It's been another hot and relatively dry summer (normal), but our kikuyu is coming along quite nicely on the dribs and drabs of rain we've received so far. The very useful thing for me is that I can see where I need to spread some more lime to help it get going but will be testing those areas to see just how much more lime I will need. I'm expecting most of the farm will need another 4t/ha of lime and those weaker areas to receive perhaps double that.
Unfortunately, since 2nd November, we have not received enough rain to be able to spread some ammonium sulphate out. I was hoping I would get at least one chance this summer to help the kikuyu run more and fill in the gaps, but there has been no opportunity yet. However, as you can see in the photo's below, it is going quite well. It will improve each year as the lime continues to do its work.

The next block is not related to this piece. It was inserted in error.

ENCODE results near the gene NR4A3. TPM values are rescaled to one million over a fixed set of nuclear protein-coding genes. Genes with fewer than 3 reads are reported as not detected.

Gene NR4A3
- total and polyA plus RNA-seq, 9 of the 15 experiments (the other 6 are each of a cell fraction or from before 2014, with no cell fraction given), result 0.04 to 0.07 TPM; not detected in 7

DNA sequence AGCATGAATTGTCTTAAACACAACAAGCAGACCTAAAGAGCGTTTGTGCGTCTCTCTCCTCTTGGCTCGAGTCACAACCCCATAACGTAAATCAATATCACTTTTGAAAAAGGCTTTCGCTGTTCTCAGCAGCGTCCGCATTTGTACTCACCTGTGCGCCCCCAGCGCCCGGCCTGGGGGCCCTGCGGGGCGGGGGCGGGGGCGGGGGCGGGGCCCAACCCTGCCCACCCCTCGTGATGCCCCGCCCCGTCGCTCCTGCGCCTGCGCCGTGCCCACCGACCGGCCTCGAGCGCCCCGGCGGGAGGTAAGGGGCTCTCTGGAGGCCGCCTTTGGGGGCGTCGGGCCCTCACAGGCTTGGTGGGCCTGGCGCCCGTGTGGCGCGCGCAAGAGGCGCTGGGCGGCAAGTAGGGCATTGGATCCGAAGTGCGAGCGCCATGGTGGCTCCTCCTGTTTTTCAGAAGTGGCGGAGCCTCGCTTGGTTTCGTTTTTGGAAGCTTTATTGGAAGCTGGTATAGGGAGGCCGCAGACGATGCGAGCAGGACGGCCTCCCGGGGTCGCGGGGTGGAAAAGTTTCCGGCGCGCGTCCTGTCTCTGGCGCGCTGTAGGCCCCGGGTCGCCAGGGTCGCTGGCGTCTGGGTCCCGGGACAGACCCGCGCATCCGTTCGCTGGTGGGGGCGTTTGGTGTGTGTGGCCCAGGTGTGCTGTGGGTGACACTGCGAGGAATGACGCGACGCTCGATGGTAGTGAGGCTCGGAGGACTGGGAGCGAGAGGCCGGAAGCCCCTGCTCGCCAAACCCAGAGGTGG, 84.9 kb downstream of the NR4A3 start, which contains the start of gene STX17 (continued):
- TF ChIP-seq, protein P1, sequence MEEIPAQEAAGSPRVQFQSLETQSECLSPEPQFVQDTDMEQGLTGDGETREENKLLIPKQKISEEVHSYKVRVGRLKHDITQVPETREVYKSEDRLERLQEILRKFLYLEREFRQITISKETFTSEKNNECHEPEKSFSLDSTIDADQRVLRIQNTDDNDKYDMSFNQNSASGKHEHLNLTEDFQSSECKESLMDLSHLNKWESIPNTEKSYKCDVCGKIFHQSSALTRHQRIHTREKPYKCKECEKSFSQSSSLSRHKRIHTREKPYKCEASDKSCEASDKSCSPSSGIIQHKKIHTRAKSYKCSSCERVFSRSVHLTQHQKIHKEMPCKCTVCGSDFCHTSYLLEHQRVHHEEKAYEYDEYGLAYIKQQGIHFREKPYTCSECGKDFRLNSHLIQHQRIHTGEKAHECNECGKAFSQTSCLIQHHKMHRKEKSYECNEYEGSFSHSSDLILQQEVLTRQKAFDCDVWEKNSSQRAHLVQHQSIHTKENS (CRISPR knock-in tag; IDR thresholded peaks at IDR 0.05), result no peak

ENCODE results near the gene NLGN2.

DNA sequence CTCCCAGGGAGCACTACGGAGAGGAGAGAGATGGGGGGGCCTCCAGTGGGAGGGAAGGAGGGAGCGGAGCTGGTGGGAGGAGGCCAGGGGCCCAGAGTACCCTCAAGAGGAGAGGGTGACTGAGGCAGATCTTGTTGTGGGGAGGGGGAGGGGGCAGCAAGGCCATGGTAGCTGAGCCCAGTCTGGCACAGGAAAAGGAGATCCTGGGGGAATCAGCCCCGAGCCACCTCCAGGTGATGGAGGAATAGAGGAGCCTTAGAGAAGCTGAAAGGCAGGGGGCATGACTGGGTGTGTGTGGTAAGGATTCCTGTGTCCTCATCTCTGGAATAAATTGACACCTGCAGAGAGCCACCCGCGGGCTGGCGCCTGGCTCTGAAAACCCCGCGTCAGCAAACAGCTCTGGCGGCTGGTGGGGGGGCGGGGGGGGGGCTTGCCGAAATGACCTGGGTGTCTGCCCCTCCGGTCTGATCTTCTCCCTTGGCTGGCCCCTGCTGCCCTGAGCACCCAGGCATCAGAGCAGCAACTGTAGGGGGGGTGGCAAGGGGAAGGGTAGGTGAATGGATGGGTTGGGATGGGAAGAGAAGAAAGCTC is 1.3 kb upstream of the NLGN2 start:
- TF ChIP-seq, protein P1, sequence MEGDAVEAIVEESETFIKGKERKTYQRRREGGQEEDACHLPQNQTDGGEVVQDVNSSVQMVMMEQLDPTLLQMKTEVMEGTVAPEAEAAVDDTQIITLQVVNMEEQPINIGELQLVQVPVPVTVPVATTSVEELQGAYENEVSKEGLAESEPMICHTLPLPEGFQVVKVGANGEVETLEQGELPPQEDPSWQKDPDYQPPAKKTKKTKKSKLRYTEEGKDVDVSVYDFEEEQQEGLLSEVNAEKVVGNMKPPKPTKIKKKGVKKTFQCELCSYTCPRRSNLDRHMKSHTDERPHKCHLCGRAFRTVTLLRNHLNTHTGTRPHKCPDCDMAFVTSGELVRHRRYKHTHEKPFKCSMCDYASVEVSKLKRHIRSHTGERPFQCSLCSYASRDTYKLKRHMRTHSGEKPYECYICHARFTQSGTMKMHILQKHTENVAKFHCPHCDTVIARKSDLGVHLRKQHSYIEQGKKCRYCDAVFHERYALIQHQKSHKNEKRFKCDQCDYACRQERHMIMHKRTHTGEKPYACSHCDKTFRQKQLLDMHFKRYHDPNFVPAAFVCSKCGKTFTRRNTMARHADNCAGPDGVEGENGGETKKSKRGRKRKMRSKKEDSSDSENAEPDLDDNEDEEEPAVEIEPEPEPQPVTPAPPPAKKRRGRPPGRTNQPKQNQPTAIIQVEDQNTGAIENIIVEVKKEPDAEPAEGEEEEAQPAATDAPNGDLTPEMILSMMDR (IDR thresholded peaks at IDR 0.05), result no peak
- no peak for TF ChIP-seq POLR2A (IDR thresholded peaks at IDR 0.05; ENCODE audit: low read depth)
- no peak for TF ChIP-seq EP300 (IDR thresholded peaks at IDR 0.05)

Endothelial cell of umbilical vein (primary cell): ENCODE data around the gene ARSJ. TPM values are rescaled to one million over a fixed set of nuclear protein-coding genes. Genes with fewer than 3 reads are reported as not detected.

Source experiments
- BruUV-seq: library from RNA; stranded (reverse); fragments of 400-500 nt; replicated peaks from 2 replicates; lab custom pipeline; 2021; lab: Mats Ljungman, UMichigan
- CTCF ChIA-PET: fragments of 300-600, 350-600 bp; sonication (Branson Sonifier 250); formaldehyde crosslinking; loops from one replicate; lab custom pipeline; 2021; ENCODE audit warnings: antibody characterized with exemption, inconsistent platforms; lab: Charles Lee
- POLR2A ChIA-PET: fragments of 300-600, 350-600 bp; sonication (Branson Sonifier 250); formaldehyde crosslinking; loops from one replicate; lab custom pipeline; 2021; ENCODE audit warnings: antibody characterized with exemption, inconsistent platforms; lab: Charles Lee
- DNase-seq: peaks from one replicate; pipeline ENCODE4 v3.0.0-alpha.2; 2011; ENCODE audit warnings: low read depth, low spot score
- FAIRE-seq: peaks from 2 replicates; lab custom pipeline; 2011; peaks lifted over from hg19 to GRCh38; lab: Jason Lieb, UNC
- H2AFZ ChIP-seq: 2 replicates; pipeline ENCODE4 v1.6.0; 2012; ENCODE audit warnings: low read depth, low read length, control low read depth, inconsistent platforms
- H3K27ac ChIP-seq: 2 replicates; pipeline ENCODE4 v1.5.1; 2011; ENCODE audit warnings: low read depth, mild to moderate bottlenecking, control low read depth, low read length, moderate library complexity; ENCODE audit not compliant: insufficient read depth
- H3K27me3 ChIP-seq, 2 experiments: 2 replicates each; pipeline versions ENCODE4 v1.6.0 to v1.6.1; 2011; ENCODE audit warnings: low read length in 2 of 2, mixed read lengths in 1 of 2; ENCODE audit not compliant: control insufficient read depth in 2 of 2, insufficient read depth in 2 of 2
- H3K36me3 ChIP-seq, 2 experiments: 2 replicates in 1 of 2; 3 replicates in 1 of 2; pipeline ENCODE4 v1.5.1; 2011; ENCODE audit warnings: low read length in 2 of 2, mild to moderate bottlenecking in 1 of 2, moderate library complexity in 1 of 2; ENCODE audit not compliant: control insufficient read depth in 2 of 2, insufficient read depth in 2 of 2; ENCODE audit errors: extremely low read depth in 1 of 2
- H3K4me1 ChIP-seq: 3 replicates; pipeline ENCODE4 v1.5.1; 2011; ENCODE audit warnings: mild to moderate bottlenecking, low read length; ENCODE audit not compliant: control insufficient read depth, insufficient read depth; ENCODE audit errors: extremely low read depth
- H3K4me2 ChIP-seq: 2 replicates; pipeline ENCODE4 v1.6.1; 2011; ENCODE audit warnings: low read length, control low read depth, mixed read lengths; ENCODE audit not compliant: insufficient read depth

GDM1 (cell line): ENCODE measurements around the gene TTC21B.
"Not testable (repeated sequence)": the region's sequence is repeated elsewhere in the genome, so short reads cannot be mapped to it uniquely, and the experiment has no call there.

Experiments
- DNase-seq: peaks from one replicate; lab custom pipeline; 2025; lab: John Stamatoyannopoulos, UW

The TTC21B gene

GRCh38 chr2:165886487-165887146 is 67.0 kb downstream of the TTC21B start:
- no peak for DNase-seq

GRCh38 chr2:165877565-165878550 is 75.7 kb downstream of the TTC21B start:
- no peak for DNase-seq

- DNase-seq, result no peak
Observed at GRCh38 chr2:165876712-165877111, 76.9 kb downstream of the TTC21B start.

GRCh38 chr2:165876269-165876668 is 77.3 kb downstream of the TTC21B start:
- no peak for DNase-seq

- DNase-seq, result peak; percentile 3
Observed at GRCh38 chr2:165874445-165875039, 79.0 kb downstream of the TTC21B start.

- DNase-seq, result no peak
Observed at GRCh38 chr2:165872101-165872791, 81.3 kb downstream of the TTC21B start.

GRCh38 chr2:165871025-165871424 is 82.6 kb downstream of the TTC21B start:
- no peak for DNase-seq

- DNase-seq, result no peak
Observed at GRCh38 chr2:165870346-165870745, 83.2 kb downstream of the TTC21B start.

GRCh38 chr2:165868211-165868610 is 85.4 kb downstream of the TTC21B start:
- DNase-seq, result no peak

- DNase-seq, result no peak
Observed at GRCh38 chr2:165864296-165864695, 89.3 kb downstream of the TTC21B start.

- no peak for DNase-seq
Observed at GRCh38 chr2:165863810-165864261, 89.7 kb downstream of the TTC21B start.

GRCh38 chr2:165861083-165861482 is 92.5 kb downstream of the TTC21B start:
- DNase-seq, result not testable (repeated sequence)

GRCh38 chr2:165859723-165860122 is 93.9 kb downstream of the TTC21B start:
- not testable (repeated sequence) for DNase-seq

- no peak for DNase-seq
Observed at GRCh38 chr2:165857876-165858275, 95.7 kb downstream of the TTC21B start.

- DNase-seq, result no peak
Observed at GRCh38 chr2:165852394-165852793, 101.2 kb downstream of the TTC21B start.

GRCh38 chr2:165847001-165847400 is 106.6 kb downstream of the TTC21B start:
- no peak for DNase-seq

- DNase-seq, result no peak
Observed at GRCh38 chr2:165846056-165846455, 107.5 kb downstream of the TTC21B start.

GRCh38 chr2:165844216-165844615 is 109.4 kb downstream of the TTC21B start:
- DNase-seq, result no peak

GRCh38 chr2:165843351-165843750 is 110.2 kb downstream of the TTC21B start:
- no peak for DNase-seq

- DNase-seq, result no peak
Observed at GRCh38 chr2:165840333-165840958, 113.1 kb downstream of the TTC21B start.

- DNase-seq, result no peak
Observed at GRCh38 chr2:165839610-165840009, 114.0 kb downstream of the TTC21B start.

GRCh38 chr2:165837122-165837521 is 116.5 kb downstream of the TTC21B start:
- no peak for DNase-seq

I am not concerned about the soil surface pH anymore. It is the pH in the 20-100cm region that I am now focussing on. We have a very acidic farm and only one soil sample taken so far at depth had an OK pH (ie >4.8 in CaCl2). Every other sample showed the sub-soil pH is <4.0. This is very detrimental to all species, including kikuyu. If you drive around our region, you will spot the paddocks and areas of paddocks where the sub-soil is still too acidic - there won't be any green kikuyu there.
When low pH is not a problem, kikuyu can stay green here all summer, as you can see on our farm as it ticks along on dribbles of rain. And of course nutrition has to be good for the kikuyu to be happy. It can get its roots down several metres if there are no pH or nutrition limitations.